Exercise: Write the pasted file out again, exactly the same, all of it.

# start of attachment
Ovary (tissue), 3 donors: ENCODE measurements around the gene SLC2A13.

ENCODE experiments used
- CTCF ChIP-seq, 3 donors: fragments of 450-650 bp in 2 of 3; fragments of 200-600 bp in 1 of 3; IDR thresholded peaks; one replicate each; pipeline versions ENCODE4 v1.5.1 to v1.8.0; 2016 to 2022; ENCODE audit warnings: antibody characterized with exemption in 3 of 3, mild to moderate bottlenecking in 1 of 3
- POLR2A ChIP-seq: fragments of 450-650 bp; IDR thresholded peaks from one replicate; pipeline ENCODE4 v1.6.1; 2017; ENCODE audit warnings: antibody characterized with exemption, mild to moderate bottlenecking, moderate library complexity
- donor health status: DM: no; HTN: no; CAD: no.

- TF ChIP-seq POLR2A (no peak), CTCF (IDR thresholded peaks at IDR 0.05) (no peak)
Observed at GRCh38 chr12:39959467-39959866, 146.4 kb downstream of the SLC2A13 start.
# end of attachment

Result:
Ovary (tissue), 3 donors: ENCODE measurements around the gene SLC2A13.

ENCODE experiments used
- CTCF ChIP-seq, 3 donors: fragments of 450-650 bp in 2 of 3; fragments of 200-600 bp in 1 of 3; IDR thresholded peaks; one replicate each; pipeline versions ENCODE4 v1.5.1 to v1.8.0; 2016 to 2022; ENCODE audit warnings: antibody characterized with exemption in 3 of 3, mild to moderate bottlenecking in 1 of 3
- POLR2A ChIP-seq: fragments of 450-650 bp; IDR thresholded peaks from one replicate; pipeline ENCODE4 v1.6.1; 2017; ENCODE audit warnings: antibody characterized with exemption, mild to moderate bottlenecking, moderate library complexity
- donor health status: DM: no; HTN: no; CAD: no.

- TF ChIP-seq POLR2A (no peak), CTCF (IDR thresholded peaks at IDR 0.05) (no peak)
Observed at GRCh38 chr12:39959467-39959866, 146.4 kb downstream of the SLC2A13 start.